The incredible offseason of movement in the NFL continued yesterday with the trade of Tyreek Hill to the Miami Dolphins. Hill became the ninth Pro Bowl player to be traded in the past month. Along with that trade came a brand new deal that will absolutely come up while the 49ers are trying to lock down a new contract for Deebo Samuel.
Things have been good for wide receivers lately. Davante Adams was reunited with his former college quarterback Derek Carr and signed a 5-year deal worth up to $141.5 million. Just for full transparency, the deal really boils down to a three-year contract for $67.5 million and an average of $22.5 million per year. That’s still obviously damn good money.
Tyreek Hill’s new deal in Miami was reported as a five-year, $140.435 million deal. For all intents and purposes, it’s a four-year, $95.435 million contract with a new-money average of $25 million per year.
Both of those players have more of a proven track record of success than Deebo Samuel, but that’s irrelevant to Samuel’s agent, who will surely make them part of the negotiations with the 49ers. No self-respecting agent is going to let his superstar client sign a deal that deviates very far from what players at the same position just earned.
The question is, how much has Deebo earned? He has one season of truly dominant performance on his resume, but it was an incredible season. Despite just 77 catches, Samuel gained an incredible 1,405 receiving yards - almost 55% of which came after the catch. Not to mention his 365 rushing yards, half of which were gained after contract.
Throw in 14 combined touchdowns for good measure, and you’re looking at one of the most impressive offensive seasons in NFL history (at least to everyone except the people who vote on the Offensive Player of the Year Award).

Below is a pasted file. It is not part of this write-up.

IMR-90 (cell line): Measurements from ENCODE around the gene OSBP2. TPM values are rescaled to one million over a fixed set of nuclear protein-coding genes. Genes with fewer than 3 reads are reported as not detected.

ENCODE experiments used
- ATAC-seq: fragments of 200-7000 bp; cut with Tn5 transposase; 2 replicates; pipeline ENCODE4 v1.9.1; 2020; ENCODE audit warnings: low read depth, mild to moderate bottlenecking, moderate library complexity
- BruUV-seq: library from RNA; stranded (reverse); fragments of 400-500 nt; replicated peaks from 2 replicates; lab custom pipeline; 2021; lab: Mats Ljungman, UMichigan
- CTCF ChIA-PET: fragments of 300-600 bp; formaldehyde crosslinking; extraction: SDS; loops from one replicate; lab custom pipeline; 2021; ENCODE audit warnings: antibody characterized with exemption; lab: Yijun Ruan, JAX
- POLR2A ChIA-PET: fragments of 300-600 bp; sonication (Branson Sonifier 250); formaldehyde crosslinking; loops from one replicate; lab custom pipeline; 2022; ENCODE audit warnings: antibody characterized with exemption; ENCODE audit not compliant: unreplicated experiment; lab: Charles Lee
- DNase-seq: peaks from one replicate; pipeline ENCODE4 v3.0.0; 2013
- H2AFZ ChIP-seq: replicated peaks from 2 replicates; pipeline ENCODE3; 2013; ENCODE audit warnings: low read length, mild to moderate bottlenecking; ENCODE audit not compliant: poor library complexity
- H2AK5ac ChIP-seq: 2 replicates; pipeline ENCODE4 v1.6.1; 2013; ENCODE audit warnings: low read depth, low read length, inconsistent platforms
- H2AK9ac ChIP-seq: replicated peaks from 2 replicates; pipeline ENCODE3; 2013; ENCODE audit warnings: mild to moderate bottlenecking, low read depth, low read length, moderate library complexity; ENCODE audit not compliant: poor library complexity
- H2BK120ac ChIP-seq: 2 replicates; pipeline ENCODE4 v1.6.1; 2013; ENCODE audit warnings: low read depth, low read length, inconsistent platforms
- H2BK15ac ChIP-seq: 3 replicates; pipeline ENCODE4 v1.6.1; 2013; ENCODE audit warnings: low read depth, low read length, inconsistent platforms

Are the 49ers confident Deebo can produce those kinds of numbers year after year? How much does the transition to Trey Lance factor into things? The offense surely will change once Lance is under center. Do those changes give Samuel less of an opportunity to produce? There are a lot of unknowns here, which isn’t what you want when you have to decide whether to give someone around $20 million a year.
The other factor in all of this is time. The longer the 49ers wait to sign Deebo to a long-term contract, the higher the top of the wide receiver market is going to get. Fellow members of the 2019 receiver class include DK Metcalf, Terry McLaurin, and A.J. Brown. Those players are likely going to look to set the market at their position as well.
As we’ve laid out previously, the franchise tag also looms like a dark cloud over all of these questions. It’s the ace in the hole that the 49ers can use to delay having to make the big decision for a year (or two if they use it twice).
John Lynch has made his position known. He’s called Samuel a “foundational piece” whose contract has been “budgeted for.” As we’ve seen, the market can increase quickly, and with other receivers in the class looking for big deals themselves, time is clearly of the essence. Otherwise, that budget is going to have get a little bit bigger.
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